I should also add that over the past 6 months, I have developed an eye disease which according to my eye doc is caused by chronic dehydration resulting in lack of oxygen to the eyes. I could lose my vision if I can't find a way to stop this. My urine test also show dehydration despite that I was drinking lots of fluid. I now start to wonder if I'd be better off without [email protected]
Excerpt from "Statins cause type 2 diabetes" by Byron J. Richards:
"The latest nail in the statin coffin shows that women who consistently take their statins, as their doctors so happily instruct them to do, have a whopping 71 percent increased risk of developing Type 2 diabetes.
The research* is based on 161,808 postmenopausal women aged 50 to 79 years at 40 clinical centers across the United States. The researchers are from the University of Massachusetts Medical School and Harvard Medical School. In other words, this is mainstream Western medicine research.
Just as important as the study results is the bewildering press release. It tries not to alarm anyone, puts a bizarre spin on the risks and benefits of statins, and suggests that you “be sure to talk to your doctor,” (the same person who has been poisoning you).
The question is, how can the “benefit” of a drug that causes a disease known to drastically increase the risk of heart disease be good for long-term heart disease prevention?"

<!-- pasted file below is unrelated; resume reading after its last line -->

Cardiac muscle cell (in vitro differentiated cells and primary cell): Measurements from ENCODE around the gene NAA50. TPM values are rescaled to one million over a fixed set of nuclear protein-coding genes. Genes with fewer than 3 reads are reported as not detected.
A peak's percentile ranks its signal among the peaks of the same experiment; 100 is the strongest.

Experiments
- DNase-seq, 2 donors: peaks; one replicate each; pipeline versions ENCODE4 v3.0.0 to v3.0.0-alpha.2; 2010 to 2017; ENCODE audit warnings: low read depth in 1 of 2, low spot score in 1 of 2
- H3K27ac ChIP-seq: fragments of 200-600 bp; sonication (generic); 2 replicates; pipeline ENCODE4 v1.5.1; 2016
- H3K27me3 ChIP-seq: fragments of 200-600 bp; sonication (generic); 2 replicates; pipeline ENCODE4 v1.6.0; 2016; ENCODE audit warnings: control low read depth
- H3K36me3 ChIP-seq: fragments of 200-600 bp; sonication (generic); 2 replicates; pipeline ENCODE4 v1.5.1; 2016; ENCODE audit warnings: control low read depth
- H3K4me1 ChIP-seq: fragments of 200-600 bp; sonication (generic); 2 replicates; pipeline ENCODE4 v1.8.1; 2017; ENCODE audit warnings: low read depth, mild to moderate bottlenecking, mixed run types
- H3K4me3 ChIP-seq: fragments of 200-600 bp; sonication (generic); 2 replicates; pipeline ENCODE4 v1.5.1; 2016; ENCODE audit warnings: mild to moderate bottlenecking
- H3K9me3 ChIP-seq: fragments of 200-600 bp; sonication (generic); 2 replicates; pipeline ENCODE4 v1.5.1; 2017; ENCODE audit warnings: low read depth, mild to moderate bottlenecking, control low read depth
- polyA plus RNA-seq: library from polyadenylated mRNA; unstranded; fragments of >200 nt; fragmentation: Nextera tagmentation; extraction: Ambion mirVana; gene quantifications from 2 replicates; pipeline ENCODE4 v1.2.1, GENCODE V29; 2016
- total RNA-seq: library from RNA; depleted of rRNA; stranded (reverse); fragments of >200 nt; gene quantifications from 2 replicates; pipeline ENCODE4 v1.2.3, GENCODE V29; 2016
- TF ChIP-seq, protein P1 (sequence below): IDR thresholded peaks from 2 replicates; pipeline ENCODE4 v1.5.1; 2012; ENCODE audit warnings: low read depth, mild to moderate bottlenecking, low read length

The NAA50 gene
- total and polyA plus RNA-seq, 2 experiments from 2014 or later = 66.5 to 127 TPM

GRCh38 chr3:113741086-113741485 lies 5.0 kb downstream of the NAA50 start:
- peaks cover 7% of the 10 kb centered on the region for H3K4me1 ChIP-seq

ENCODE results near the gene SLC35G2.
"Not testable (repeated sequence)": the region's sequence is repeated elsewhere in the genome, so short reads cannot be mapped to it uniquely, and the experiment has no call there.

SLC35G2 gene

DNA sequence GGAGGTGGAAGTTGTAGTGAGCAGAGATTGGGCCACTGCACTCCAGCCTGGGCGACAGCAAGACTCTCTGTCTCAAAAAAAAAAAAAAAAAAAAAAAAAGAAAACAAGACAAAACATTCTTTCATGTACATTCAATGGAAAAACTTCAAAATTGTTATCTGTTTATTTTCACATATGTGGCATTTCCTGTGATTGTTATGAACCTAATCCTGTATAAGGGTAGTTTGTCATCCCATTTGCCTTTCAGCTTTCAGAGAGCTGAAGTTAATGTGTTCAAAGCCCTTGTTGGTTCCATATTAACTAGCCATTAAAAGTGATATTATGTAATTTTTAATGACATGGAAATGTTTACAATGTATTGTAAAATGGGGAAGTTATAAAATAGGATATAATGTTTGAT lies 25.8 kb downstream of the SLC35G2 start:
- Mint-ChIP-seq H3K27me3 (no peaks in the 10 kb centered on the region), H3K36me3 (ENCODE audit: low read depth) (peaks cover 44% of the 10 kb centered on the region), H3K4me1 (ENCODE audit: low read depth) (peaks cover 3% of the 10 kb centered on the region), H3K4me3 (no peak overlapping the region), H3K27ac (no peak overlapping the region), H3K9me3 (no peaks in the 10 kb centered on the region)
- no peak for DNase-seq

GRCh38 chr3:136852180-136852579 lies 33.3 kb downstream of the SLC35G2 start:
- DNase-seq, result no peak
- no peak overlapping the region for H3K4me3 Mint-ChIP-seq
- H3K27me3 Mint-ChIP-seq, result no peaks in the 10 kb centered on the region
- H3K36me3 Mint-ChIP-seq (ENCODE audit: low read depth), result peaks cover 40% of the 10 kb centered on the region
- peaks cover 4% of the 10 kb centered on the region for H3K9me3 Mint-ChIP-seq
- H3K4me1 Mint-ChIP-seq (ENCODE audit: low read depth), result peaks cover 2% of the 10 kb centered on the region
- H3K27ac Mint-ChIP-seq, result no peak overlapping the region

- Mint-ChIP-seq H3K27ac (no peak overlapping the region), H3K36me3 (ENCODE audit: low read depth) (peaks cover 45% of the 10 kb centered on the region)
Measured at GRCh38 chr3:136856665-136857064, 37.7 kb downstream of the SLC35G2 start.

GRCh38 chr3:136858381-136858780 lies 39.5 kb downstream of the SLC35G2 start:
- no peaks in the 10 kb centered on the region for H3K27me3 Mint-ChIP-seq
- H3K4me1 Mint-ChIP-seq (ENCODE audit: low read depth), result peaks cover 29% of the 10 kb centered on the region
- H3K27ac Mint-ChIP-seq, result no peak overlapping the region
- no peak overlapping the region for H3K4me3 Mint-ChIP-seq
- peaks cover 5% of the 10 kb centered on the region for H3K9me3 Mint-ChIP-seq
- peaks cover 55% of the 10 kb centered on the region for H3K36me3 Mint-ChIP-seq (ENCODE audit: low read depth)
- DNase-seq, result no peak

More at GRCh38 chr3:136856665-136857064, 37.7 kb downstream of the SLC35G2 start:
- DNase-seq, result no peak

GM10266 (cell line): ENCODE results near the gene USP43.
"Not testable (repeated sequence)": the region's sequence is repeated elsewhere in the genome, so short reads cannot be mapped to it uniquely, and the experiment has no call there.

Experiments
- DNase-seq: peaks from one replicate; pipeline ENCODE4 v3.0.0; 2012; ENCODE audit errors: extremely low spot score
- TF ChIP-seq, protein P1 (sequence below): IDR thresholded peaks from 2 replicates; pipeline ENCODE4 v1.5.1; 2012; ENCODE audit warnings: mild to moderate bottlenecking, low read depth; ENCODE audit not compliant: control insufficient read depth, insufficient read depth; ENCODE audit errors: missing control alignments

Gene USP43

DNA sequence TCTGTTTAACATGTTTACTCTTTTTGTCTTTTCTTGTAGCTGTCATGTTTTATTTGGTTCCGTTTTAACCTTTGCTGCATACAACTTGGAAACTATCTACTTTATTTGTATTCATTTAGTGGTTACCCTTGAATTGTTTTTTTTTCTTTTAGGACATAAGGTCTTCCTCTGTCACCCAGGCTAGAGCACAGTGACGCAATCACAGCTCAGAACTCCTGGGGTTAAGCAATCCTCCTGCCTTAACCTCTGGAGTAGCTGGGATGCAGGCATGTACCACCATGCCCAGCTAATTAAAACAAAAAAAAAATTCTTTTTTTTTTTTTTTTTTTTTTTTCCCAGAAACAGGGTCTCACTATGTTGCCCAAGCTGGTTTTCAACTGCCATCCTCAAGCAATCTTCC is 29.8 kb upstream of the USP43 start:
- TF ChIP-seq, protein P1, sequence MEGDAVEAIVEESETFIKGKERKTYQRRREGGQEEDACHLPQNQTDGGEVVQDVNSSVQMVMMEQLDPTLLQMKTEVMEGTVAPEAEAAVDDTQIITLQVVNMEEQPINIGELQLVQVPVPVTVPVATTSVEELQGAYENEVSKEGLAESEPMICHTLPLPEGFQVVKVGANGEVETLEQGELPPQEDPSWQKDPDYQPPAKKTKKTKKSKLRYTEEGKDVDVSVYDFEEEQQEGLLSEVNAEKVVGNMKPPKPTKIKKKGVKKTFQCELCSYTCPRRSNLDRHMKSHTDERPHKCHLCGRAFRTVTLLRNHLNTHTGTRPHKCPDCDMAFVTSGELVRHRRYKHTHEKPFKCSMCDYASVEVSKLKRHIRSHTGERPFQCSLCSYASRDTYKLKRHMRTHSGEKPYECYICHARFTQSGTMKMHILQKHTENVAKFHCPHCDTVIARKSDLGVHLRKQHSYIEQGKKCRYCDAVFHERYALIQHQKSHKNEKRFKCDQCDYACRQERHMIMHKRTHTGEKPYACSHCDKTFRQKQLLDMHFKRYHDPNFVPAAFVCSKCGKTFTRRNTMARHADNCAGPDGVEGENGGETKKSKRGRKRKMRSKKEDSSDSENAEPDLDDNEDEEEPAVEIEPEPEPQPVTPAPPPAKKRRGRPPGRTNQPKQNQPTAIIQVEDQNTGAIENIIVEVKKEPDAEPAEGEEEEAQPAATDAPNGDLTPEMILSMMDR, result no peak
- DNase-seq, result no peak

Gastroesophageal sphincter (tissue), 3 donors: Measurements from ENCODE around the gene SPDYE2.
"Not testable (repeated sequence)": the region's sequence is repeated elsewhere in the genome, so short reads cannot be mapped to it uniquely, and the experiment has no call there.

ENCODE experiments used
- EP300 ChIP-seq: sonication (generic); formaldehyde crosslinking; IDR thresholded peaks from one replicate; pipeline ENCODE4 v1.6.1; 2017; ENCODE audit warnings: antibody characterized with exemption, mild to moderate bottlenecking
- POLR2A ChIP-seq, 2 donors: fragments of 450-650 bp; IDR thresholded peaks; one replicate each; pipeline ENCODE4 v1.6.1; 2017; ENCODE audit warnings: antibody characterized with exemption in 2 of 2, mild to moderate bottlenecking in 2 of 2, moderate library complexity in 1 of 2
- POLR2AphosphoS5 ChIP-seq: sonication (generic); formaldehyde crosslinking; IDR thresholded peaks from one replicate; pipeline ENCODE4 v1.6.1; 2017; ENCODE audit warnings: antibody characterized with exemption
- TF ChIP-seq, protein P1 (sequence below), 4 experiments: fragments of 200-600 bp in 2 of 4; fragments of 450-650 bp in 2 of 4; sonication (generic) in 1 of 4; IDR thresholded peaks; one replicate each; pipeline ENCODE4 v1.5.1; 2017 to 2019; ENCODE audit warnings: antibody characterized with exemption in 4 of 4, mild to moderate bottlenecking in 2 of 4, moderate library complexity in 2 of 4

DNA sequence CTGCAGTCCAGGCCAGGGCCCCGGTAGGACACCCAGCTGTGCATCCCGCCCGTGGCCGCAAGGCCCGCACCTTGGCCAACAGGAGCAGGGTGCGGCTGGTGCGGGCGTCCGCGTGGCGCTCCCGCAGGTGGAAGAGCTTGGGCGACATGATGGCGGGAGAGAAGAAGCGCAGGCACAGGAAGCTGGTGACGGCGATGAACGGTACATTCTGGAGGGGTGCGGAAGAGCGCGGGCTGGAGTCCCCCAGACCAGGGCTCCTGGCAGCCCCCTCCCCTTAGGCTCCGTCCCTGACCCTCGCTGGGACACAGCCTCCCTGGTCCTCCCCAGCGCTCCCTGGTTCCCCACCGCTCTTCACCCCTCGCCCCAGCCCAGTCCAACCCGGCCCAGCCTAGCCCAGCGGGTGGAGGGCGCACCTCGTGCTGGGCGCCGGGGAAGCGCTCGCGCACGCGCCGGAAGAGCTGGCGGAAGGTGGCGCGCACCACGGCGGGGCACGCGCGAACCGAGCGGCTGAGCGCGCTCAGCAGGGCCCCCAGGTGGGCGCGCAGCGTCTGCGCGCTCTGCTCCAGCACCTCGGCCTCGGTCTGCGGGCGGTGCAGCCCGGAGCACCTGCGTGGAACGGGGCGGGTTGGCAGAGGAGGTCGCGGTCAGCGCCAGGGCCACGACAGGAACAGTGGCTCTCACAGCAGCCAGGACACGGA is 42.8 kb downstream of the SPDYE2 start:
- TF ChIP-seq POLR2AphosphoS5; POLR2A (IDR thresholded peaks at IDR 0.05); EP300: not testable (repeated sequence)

Excerpt from WebMD "New Warnings on Cholesterol-Lowering Statins":
Feb. 28, 2012 -- Memory loss, confusion, high blood sugar, and type 2 diabetes are possible side effects of the popular cholesterol-lowering drugs known as statins, the FDA warns.
Brand name and generic versions of statin drugs must carry these warnings on their labels, the FDA today announced.
The products include: Lipitor (atorvastatin), Lescol (fluvastatin), Mevacor (lovastatin), Altoprev (lovastatin extended-release), Livalo (pitavastatin), Pravachol (pravastatin), Crestor (rosuvastatin), and Zocor (simvastatin). Combination products include: Advicor (lovastatin/niacin extended-release), Simcor (simvastatin/niacin extended-release), and Vytorin (simvastatin/ezetimibe)."
Here's the line from the study that is being left out when talking about the link between statins and diabetes;
"The report calculated that one fewer patient would experience a heart attack or other cardiovascular problem for every 155 patients treated for a year — and there would be one additional case of diabetes for every 498 patients treated."
In other words, your chance for developing heart disease is decreased at a much higher rate than the risk of developing diabetes. Only one in 498 showed a POSSIBLE link to the development of Diabetes, it has not been proven.
Also not mentioned, the FDA is eliminating the risk of liver damage from the list of side effects and that the link to Memory loss, confusion, high blood sugar, and type 2 diabetes are not proven, only an observation and NO LINK HAS BEEN PROVEN.
This is typical anti statin rhetoric with only part of the data being given and the rest either ignored or taken out of context.